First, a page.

Printable Food is coming now after printable electronics, printable batteries, and 3D printable solids. Soon you will print your food in customized fashion with your most liked taste, colours, and shapes. The scientists at Cornell Creative Machines Lab (CCML) have made a breakthrough: They’re now printing food. Not just fun, colorful images of hamburgers or whatnot, but actual 3-D hamburgers, with “liquid layers of ketchup and mustard.” Whoa. They also printed a scallop in the shape of a space shuttle and a raw, vegan hamburger-substitute patty.

Printable Food Processing MachinesThe miracle of science is achieved with edible ink and “blueprints” called FabApps, printing food is pretty fab. Cornell Creative Machines Lab (CCML) is developing a food printer that would retail for a relatively affordable $1,000, meaning home cooks could be using the technology soon. CCML have created a machine that can literally “print” foods. Basically, you fill a syringe with liquified food and voila! Printable food.

With most 3-D food printing concepts today, the inks are the foods themselves in fluid form think molten chocolate, cheese, or cookie dough. Foods that can’t be readily extruded from a syringe such as meats and vegetables are ground and mixed with other liquids to create novel food-inks.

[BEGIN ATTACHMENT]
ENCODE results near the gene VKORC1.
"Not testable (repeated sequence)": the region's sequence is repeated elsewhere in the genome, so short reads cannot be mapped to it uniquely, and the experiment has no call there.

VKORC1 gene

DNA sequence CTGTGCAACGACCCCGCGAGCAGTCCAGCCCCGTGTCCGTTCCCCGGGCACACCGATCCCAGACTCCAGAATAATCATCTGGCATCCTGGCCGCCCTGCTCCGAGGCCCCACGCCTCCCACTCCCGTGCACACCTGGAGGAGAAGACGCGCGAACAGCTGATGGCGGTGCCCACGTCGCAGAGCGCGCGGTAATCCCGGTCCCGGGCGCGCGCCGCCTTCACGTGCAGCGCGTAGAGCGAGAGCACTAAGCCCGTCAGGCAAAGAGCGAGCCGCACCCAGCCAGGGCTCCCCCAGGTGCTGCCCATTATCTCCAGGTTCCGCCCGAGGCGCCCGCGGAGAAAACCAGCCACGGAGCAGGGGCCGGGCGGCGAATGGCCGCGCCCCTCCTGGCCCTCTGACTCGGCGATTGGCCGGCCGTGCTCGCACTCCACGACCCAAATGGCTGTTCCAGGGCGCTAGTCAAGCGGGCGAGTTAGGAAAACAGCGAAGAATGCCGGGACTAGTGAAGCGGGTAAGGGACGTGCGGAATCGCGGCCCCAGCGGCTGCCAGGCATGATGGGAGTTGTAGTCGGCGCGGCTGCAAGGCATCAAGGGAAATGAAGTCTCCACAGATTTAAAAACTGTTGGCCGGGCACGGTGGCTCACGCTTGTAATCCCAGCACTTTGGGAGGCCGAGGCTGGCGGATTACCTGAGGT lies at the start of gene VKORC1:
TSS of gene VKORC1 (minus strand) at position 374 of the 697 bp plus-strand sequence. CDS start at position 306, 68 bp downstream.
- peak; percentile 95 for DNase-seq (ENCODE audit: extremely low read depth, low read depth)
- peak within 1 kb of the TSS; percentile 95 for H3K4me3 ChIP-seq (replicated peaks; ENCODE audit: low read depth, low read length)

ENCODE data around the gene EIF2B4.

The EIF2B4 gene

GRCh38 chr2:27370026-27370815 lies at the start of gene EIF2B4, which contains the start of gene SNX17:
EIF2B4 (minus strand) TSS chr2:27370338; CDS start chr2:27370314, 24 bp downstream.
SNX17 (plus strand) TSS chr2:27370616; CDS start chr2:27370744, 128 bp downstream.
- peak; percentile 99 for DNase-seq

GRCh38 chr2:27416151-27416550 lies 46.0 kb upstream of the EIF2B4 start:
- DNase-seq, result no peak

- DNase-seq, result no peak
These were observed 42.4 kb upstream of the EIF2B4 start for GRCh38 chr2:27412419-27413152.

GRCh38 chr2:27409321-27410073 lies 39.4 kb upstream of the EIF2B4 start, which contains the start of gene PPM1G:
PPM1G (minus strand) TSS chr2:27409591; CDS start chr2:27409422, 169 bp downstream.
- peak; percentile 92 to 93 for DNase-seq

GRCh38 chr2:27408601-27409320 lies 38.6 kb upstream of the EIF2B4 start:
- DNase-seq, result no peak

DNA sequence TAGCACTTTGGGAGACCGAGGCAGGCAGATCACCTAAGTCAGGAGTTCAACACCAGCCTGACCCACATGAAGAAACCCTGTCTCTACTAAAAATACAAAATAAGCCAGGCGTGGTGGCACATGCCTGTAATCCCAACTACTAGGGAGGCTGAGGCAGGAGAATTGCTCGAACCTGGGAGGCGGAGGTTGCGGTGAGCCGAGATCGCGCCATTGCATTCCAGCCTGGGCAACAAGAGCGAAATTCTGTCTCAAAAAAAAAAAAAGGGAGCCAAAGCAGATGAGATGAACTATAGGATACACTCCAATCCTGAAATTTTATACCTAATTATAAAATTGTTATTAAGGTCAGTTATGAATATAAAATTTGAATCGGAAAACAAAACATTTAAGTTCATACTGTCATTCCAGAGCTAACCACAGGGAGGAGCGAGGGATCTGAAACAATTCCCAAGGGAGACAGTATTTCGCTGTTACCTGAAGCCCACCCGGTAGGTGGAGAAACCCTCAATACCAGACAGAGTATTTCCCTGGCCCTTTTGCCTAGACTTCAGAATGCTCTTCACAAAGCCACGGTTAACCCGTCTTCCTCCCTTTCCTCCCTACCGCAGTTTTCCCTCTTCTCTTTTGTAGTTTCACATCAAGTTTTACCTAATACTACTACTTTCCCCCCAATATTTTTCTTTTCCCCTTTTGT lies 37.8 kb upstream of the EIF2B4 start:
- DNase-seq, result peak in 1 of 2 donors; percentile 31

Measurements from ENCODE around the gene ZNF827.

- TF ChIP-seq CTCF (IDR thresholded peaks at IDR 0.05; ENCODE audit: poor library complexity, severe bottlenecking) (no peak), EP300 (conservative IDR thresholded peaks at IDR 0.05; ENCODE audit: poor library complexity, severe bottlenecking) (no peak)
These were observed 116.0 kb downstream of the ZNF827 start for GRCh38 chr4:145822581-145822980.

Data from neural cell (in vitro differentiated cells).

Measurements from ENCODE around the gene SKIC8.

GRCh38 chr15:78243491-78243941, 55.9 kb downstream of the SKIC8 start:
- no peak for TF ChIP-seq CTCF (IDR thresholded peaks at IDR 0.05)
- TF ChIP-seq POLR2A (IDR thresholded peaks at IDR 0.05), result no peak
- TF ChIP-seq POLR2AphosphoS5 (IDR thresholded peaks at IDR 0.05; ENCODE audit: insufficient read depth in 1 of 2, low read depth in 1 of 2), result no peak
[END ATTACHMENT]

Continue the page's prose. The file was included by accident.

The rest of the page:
CCML has developed a new printing technique, Solid Freeform Fabrication (SFF) that allows the printer to change the texture of the food being printed. Called stochastic printing or squiggle printing, the food buckles and coils as it comes out of the syringe instead of falling in a straight line. This results in very porous structures whose absorbent quality can be completely controlled.

Solid Freeform Fabrication (SFF) of food has the potential to drastically impact both culinary professionals and laypeople; the technology will fundamentally change the ways we produce and experience food. Several imposing barriers to food-SFF have been overcome by recent open-source printing projects. Now, materials issues present the greatest challenge. While the culinary field of molecular gastronomy can solve many of these challenges, careful attention must be given to contain materials-set bloat. Using a novel combination of hydrocolloids (xanthium gum and gelatin) and flavor agents, texture and flavor can be independently tuned to produce printing materials that simulate a broad range of foods, with only a minimal number of materials.

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